Street Legal: Will Uber's New 'Rental Car' Model Hit Roadblocks in Taiwan?

Street Legal: Will Uber's New 'Rental Car' Model Hit Roadblocks in Taiwan?
Photo Credit: Stellina Chen
What you need to know

Jason Hsu cautioned that the government was yet to reconcile the legal differences between online ride-hailing platforms and the traditional industry.

Uber has announced a partnership with car rental companies in Taiwan and plans to restart operations in the country on April 13.

Uber suspended its Taiwan operations on Feb. 10 after being hit with fines up to NT$328.5 million (US$10.5 million), half of which were incurred in January when new laws against unlicensed ride-sharing services took effect. The company also did not pay taxes in 2015, and owes the Taiwan government up to NT$51.24 million (US$1.6 million).

The company will hold a press conference on April 13, where it will explain its new business model in detail and give a preview of its updated app, according to an email sent to The News Lens.

Taiwan’s Directorate General of Highways told the Chinese-language Apple Daily that even under the new partnership model, Uber was only allowed to provide the technology and information platform. The car rental companies would bear the responsibilities of applying for health and labor insurance for the drivers, providing dispatch reports and rental logs.

Officials will evaluate the legality of Uber’s new operations, and will continue to press Uber to pay its existing fines. Uber had paid NT$68.25 million when it suspended its operations.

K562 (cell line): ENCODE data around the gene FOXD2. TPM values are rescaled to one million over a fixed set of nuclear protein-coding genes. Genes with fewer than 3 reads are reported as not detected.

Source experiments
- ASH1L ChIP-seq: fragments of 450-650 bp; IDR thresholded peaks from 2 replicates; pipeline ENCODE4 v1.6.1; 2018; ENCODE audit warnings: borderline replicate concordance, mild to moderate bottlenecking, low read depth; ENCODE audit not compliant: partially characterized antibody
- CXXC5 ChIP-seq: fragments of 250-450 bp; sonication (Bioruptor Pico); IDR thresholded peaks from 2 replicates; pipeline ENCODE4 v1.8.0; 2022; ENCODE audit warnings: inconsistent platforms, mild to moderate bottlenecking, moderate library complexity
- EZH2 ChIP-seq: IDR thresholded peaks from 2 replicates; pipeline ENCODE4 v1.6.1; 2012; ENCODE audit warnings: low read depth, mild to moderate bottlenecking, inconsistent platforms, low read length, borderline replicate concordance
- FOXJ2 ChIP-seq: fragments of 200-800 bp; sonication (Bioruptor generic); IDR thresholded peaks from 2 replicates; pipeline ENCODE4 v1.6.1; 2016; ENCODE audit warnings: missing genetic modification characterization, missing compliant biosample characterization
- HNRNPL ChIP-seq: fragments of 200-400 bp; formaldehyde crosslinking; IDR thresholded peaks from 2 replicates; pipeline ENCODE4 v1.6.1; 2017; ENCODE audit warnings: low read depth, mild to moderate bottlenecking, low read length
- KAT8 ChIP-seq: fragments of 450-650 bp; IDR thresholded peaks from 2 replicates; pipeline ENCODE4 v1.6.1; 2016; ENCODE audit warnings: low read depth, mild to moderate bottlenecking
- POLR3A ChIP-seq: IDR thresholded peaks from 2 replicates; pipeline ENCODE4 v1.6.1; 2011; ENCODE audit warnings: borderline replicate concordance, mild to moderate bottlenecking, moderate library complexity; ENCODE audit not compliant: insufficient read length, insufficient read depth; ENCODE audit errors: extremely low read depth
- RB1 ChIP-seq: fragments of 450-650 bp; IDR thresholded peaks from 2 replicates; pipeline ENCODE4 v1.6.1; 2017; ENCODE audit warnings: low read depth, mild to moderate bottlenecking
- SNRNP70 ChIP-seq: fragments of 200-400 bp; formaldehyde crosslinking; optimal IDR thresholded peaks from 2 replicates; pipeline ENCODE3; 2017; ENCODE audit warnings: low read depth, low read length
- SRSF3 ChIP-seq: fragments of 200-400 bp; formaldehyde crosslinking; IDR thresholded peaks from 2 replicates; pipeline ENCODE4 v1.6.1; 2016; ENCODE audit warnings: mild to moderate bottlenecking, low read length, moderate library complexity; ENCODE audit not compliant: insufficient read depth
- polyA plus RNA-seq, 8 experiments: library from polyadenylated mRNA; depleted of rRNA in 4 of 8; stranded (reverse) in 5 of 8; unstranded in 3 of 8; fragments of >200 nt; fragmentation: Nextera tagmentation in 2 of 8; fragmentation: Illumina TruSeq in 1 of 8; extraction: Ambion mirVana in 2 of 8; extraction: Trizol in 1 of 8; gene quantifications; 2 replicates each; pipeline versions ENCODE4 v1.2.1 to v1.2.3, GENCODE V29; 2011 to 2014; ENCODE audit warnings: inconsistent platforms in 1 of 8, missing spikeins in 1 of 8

Uber had grown rapidly in Taiwan with its prices often significantly lower than local taxi companies.

Ministry of Transport officials told Apple Daily that it was unlikely Uber’s new business model would be able to sustain lower prices if it took a “legal” approach.

In a Facebook post, Kuomintang (KMT) legislator Jason Hsu (許毓仁) welcomed Uber’s return, saying that it was definitely good news for users of the ride-sharing platform.

However, he cautioned that the government was yet to reconcile the legal differences between online ride-hailing platforms and the traditional industry.

Hsu suggested that Uber should propose a plan to pay off its accrued taxes and fines, as well as shoulder its corporate social responsibility and be more transparent in handling customer complaints. The opposition legislator, who has a background in the tech sector in Silicon Valley and Taiwan, called for the ride-sharing giant to help Taiwan digitize its national transport system.

Hsu said “if Uber truly values the Taiwan market,” then it should invest further in Taiwan, and use local engineers and developers.

“It’s not enough to just maintain a sales office here,” he said.

Uber has faced several major roadblocks since it entered the Taiwan market in 2013. The government ruled it was operating an illegal transportation service because the company was registered as a tech company.

Elsewhere, Uber has also been entrenched in market wars in China, eventually settling for a merger with the Chinese-owned Didi Chuxing in August 2016. On March 28, Uber announced it was pulling out of Denmark, claiming “unworkable” local taxi regulations. An Italian court also banned Uber from operating in Italy on April 9, claiming the use of Uber’s app constituted unfair competition.

Editor: Edward White